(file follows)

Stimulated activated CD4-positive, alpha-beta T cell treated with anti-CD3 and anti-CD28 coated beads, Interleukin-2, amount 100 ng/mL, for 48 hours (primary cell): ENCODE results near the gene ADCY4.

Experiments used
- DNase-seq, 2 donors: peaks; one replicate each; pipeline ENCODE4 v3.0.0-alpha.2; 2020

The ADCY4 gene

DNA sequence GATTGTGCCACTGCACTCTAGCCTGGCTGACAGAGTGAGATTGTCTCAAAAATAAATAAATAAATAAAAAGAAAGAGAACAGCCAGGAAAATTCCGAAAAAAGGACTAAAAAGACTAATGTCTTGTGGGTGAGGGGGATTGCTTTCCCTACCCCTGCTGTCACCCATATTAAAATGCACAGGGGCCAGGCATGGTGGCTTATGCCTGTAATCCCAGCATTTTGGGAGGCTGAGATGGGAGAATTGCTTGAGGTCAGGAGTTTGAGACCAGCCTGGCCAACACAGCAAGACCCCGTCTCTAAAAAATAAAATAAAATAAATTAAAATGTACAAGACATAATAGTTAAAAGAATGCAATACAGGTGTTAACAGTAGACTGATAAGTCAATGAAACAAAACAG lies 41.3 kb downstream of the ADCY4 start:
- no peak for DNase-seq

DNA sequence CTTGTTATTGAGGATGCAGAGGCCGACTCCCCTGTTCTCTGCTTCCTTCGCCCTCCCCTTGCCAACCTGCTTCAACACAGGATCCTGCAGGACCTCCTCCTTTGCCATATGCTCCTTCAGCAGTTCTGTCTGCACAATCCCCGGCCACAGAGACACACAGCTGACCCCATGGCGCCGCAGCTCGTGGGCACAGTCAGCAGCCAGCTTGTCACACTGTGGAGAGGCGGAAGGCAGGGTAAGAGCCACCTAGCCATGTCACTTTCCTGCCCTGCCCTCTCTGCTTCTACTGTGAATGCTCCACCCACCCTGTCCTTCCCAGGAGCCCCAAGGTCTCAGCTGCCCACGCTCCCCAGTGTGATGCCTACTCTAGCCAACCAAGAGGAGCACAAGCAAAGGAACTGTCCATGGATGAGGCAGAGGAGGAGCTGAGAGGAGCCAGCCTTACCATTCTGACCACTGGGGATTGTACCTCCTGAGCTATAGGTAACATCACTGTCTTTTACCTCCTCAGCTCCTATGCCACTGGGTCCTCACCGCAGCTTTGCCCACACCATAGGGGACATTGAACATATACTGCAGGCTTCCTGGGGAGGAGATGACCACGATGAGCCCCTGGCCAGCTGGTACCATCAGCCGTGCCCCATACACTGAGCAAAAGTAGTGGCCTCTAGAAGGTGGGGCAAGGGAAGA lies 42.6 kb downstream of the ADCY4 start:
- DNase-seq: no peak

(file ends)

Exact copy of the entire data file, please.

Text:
Stimulated activated CD4-positive, alpha-beta T cell treated with anti-CD3 and anti-CD28 coated beads, Interleukin-2, amount 100 ng/mL, for 48 hours (primary cell): ENCODE results near the gene ADCY4.

Experiments used
- DNase-seq, 2 donors: peaks; one replicate each; pipeline ENCODE4 v3.0.0-alpha.2; 2020

The ADCY4 gene

DNA sequence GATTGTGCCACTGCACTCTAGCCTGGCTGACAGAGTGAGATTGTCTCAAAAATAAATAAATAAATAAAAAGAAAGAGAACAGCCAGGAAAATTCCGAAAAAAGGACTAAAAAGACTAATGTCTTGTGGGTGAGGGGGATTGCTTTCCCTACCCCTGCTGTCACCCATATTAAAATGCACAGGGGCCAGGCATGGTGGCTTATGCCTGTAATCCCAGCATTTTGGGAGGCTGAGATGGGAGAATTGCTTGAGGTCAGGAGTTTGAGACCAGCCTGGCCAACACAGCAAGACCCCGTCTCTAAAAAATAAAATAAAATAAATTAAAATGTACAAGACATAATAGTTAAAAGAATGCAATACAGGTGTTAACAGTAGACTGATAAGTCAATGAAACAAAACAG lies 41.3 kb downstream of the ADCY4 start:
- no peak for DNase-seq

DNA sequence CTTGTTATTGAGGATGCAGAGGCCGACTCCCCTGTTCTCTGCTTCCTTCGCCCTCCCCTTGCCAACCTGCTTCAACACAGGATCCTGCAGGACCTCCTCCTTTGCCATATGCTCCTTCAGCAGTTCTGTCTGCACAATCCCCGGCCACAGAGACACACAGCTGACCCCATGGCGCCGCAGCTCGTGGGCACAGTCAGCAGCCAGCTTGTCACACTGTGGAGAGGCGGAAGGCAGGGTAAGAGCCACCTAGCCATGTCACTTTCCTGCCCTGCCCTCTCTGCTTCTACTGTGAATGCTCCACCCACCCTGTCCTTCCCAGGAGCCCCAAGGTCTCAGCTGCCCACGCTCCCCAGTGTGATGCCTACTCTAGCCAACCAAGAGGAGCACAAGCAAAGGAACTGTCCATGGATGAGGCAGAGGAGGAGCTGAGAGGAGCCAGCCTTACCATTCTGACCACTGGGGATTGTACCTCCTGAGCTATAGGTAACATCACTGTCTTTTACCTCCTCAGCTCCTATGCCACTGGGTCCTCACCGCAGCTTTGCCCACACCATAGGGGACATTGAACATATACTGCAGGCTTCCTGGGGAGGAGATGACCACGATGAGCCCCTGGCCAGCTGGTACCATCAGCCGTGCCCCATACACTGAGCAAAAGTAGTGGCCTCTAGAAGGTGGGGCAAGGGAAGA lies 42.6 kb downstream of the ADCY4 start:
- DNase-seq: no peak